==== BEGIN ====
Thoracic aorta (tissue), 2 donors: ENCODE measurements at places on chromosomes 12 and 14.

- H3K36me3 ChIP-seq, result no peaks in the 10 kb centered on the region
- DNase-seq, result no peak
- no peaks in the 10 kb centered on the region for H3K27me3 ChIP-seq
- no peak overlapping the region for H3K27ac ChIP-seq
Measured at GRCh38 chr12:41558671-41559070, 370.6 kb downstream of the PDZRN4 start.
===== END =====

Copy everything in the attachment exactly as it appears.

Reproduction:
Thoracic aorta (tissue), 2 donors: ENCODE measurements at places on chromosomes 12 and 14.

- H3K36me3 ChIP-seq, result no peaks in the 10 kb centered on the region
- DNase-seq, result no peak
- no peaks in the 10 kb centered on the region for H3K27me3 ChIP-seq
- no peak overlapping the region for H3K27ac ChIP-seq
Measured at GRCh38 chr12:41558671-41559070, 370.6 kb downstream of the PDZRN4 start.